EGU21-12670
https://doi.org/10.5194/egusphere-egu21-12670
EGU General Assembly 2021
© Author(s) 2021. This work is distributed under
the Creative Commons Attribution 4.0 License.

Insights into the carbon dynamics of a wasted peatland under long term drainage and intensive agriculture.

Thomas Newman1, Jörg Kaduk2, and Susan Page3
Thomas Newman et al.
  • 1Geography, Geology and the Environment, University of Leicester, Leicester, UK (trn2@leicester.ac.uk)
  • 2Geography, Geology and the Environment, University of Leicester, Leicester, UK (jk61@leicester.ac.uk)
  • 3Geography, Geology and the Environment, University of Leicester, Leicester, UK (sep5@leicester.ac.uk)

Lowland fen peatlands in East Anglia, United Kingdom (UK), have had a long history of drainage and agricultural use, with some having been drained for several centuries. This has led to the loss of up to 4.0 m of the original peat layer through initial consolidation and subsequent decomposition.

Today, the primary land use of these peatlands is intensive arable and horticultural agriculture, resulting in continued loss and degradation of the remaining peat layer. This has led to the classification of a large part of these peatlands as ‘wasted’ - i.e. the peat-forming vegetation has been lost along with a significant depth of peat and the underlying mineral layer increasingly determining soil properties.

Despite a significant fraction of the UK lowland peatlands being classified as wasted (1922 km2 or 13.5%), there have been no previous studies of the carbon (C) emissions from these peatlands. Studies on non-wasted ‘deep’ agricultural peatlands (peat depths > 1m) suggest emission factors of 5.2 to 8.3 t CO2-C ha-1 yr-1 indicating the potential for wasted peatlands, despite having a lower soil organic C content, to still generate large emissions representing a significant component of the UK’s national greenhouse gas inventory.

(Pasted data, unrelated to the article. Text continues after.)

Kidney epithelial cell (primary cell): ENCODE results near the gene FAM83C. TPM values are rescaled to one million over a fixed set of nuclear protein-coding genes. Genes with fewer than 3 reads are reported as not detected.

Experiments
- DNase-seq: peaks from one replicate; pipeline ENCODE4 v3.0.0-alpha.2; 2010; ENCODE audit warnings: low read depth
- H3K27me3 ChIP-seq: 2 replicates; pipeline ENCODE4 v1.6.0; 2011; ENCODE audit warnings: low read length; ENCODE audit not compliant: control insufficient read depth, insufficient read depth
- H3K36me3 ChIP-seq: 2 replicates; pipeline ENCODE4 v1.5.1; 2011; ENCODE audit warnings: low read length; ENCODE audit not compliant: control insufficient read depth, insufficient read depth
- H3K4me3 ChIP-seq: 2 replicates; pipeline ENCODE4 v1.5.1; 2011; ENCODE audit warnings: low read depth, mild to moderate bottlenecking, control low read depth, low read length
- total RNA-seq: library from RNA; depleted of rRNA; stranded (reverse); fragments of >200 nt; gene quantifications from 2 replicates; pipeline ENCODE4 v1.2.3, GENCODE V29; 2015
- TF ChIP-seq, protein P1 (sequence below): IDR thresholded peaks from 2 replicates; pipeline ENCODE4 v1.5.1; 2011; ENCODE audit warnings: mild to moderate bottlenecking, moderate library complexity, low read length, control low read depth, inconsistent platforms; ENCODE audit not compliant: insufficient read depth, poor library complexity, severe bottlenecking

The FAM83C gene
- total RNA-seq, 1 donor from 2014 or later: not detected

Using Eddy Covariance, the CO2 emissions of two co-located fen peatlands within East Anglia under similar intensive agriculture were quantified throughout 2018-2020.  The first site, EN-SP3, is a wasted fen peatland where the surface organic layer has been depleted to <40cm. The second site, EF-DA, is a deep peat with an organic soil layer >1m deep. We present initial analysis of C emissions data from EN-SP3, which represent the first emission estimates from a wasted agricultural fen peatland in the UK, in comparison with data collected from EF-DA, the co-located deep peat agricultural fen peatland, over the last ~6 years.

Preliminary analysis of the first full year of emissions data from the wasted peat site (EN-SP3) indicates an approximate net C balance of  5.4 t C ha-1 yr-1 (17th May 19 – 17th May 20, Celery crop following a Phacelia & Buckwheat cover crop), whilst there was a higher estimated rate of emission during the previous year under a maize crop (222 days; 4th May 18 – 11th Dec 18) indicating a net C balance of 4.7 t C ha-1 over the 222 day period. These data compare with 7.8 - 11.2 t C ha-1 yr-1 from between 2012-2019 from the deep peat site (EF-DA). We highlight key differences between sites, enabling us to draw early insights into how C dynamics may differ between shallow and deep lowland agricultural peat soils.

How to cite: Newman, T., Kaduk, J., and Page, S.: Insights into the carbon dynamics of a wasted peatland under long term drainage and intensive agriculture., EGU General Assembly 2021, online, 19–30 Apr 2021, EGU21-12670, https://doi.org/10.5194/egusphere-egu21-12670, 2021.

Corresponding presentation materials formerly uploaded have been withdrawn.